As most will be aware, two weeks ago in Woolwich, a British soldier was hacked to death in broad daylight. The media were quick to conclude the events to be a terrorist attack on the west as the attackers were revealed to be Muslim. Now I am in no way condoning what happened, it was a horrific event, but I am furious in the coverage of the attack.
In the days after the attack, BBC’s main story was that the men attended Friday prayers at an Islamic centre. It was implied that this would be suspicious behaviour and points to possible plots against Britain. How does this make any sense? Friday prayers are the most important prayers of the week. This implication would make as much sense as suggesting that a Catholic attending Sunday Mass must belong to the IRA.
Secondly, christening the attack as being a terrorist attack is now pretty much meaningless. Do you know the definition of terrorist? “The systematic use of terror, especially as a means of coercion.” however, terrorism is now synonymous with Islam. The numerous attacks from groups such as the English Defence League (EDL)on Muslims have not been classed as acts of terror. A 75-year-old man was stabbed to death on his way back from a mosque in Birmingham and was called a “possibly racial attack”. The coverage of the attacks on the Islamic community in the last few weeks have been miniscule. Women have been knocked unconscious, have had their hijab ripped from them in the middle of streets, men have been attacked by mobs and mosques have been attacked but have all been practically (or strategically) ignored. Some statistics for you to digest from the Guardian:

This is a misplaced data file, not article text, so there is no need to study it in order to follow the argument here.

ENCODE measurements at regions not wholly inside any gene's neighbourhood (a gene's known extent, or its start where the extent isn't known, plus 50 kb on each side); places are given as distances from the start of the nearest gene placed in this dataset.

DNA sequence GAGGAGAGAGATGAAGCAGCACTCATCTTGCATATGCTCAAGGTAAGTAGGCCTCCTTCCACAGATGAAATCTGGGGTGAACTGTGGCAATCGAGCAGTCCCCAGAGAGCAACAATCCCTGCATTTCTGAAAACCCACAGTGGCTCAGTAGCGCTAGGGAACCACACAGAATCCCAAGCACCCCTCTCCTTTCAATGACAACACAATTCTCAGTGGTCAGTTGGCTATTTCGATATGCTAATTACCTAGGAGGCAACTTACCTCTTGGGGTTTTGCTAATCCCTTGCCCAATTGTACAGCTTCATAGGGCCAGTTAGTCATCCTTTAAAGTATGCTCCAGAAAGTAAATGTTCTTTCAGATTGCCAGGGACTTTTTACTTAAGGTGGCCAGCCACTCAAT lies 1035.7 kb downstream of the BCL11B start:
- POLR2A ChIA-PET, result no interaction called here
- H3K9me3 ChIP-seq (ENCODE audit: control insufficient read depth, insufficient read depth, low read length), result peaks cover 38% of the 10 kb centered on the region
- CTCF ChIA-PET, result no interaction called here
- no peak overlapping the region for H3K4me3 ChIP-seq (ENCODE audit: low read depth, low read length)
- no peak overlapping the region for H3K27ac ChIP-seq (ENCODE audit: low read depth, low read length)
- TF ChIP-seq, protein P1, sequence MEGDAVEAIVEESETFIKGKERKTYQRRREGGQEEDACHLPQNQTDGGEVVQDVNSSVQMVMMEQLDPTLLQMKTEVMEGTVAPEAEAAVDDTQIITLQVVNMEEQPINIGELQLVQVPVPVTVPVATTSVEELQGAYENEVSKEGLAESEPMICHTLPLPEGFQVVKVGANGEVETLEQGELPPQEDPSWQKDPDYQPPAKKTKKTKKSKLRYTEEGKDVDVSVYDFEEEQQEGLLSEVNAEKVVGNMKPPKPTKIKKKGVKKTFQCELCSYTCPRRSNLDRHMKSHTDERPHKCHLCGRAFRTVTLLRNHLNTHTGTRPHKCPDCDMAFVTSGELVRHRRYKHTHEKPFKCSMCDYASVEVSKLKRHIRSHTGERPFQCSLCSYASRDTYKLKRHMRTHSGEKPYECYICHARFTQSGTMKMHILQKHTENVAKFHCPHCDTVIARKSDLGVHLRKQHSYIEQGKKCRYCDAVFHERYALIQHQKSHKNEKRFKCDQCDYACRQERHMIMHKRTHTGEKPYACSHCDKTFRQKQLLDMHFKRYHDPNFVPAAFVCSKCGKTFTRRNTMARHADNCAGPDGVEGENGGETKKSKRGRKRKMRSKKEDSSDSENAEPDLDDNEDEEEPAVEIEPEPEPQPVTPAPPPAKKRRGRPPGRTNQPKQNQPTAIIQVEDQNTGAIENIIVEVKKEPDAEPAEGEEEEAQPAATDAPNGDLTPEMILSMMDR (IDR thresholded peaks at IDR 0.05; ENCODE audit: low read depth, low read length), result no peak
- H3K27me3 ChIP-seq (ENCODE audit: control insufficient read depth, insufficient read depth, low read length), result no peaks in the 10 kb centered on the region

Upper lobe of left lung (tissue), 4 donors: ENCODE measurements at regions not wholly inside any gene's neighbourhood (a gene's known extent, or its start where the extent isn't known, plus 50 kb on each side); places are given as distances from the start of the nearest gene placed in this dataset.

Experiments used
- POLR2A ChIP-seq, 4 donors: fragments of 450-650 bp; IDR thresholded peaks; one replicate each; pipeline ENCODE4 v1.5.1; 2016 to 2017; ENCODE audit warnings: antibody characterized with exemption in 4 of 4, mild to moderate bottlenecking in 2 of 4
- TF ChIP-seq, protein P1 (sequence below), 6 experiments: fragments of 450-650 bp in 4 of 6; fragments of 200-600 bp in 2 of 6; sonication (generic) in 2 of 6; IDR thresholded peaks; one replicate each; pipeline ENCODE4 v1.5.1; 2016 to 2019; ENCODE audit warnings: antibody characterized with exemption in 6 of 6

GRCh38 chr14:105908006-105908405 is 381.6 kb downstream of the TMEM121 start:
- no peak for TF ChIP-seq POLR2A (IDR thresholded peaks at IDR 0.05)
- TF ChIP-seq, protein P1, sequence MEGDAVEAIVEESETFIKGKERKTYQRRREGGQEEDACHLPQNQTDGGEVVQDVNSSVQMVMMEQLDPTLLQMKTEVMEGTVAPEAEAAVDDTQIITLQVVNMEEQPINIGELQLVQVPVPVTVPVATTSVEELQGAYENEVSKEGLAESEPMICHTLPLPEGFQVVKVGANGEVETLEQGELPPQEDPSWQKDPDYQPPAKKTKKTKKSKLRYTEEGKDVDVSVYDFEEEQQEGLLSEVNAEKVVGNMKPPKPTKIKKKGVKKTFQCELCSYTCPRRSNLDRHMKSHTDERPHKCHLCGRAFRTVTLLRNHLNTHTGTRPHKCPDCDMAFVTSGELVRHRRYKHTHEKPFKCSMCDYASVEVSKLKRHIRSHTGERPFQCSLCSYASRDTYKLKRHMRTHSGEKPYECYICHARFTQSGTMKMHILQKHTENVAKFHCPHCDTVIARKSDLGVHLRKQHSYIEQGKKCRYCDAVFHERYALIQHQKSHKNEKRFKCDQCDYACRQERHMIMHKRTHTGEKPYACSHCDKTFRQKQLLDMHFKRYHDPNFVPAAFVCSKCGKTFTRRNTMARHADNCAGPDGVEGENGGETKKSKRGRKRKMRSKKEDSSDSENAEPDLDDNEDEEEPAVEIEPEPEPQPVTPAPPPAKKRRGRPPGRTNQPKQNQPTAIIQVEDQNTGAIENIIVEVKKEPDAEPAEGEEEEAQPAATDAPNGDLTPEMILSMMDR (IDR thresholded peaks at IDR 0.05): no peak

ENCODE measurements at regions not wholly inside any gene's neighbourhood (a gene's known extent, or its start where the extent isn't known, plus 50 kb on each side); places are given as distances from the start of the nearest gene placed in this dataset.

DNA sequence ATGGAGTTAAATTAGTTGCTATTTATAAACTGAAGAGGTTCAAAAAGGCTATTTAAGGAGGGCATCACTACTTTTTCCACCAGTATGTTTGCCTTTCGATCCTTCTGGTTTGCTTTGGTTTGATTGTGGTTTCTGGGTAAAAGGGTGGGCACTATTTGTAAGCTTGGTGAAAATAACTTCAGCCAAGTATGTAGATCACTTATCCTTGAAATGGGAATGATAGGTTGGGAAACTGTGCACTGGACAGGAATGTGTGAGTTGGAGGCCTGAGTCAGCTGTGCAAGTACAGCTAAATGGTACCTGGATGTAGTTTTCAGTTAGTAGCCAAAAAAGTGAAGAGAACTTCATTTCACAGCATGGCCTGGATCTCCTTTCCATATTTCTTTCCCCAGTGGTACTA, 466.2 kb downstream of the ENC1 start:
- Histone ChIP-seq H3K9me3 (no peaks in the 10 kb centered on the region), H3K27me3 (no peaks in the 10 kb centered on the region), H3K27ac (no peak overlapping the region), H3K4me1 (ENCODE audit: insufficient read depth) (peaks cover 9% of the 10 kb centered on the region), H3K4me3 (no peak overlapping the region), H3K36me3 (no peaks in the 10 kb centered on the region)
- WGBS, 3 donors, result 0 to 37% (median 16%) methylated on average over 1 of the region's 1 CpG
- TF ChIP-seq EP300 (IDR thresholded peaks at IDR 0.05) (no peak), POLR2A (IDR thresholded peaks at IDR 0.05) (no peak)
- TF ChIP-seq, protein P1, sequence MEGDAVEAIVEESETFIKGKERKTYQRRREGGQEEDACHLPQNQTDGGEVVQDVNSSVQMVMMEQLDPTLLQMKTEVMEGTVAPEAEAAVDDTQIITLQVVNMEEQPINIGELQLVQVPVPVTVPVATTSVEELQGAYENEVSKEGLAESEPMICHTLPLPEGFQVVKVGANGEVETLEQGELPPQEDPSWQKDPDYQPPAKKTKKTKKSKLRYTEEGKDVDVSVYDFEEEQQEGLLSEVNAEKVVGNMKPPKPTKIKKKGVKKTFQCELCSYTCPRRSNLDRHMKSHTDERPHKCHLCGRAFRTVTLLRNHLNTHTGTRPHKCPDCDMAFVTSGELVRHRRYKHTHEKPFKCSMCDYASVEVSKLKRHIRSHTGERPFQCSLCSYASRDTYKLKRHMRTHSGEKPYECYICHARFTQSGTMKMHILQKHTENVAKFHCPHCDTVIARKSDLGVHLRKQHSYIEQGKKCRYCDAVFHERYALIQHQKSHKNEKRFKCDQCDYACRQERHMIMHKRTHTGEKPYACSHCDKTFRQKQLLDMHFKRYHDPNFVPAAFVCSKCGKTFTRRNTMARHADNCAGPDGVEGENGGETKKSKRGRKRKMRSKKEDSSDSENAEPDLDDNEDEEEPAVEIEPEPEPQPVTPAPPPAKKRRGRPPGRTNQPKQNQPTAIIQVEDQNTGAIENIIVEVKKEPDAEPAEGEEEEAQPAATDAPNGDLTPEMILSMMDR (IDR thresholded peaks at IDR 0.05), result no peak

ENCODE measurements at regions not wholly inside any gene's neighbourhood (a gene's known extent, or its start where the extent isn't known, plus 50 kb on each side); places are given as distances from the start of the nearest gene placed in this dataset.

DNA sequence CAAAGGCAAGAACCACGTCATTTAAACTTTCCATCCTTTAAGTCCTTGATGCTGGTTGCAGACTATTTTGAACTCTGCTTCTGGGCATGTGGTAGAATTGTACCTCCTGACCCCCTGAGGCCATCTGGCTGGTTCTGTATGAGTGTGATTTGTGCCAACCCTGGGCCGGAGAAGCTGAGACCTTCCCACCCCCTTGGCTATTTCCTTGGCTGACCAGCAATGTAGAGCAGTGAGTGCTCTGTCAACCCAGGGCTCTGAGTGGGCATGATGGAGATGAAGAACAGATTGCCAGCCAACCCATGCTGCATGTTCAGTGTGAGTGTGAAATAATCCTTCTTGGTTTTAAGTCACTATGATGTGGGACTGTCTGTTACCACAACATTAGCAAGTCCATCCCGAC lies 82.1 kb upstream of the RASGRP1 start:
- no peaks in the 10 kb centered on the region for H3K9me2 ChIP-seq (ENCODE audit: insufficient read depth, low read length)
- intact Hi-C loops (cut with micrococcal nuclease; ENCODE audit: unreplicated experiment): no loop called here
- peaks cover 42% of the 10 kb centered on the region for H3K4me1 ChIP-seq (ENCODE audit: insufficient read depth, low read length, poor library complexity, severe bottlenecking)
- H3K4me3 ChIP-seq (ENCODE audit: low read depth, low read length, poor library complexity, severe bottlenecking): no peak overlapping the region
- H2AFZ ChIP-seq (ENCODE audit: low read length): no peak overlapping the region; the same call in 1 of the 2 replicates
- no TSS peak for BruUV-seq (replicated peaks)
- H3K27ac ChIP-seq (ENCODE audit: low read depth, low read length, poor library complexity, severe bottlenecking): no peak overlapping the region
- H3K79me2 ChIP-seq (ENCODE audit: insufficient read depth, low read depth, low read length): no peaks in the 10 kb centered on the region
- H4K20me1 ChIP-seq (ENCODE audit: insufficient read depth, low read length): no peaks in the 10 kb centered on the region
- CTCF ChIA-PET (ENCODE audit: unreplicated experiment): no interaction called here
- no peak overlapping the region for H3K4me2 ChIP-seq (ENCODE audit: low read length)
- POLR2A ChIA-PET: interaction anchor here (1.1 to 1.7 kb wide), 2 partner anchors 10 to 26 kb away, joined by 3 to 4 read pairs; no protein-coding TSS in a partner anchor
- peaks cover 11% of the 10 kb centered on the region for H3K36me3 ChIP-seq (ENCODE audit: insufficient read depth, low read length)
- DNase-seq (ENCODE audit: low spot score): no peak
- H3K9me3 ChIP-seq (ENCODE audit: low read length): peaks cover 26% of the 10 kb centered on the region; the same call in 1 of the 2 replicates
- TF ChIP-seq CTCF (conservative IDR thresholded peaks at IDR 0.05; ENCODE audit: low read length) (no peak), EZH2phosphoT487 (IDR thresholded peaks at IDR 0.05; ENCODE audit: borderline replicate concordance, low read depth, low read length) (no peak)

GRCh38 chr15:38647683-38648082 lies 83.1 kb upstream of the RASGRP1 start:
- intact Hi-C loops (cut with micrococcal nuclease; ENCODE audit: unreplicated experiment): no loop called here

If I am being perfectly honest, the attack in Woolwich has not struck me as an act of terrorism as I have no new-found fear. However, the acts from the EDL and other similar organisations, have given me a sense of fear. I am now more cautious about going out with other people who may deem to be Muslim because of their ethnicity or who are Muslim for fear of attack. This has not stopped me from going out but i am much more aware of the unlikely possibility of being attacked. These are the “terrorist” organisations that the government should be worried about. These groups who use violence and intimidation to pass on a weak and insane message of “Britain for the British” and attack those who are against them. I am fearful of being seen in my area with my friends for fear of attack. Yes what happened in Woolwich was barbaric and wrong, but what is happening across the country since, is what the dictionary defines as terrorism.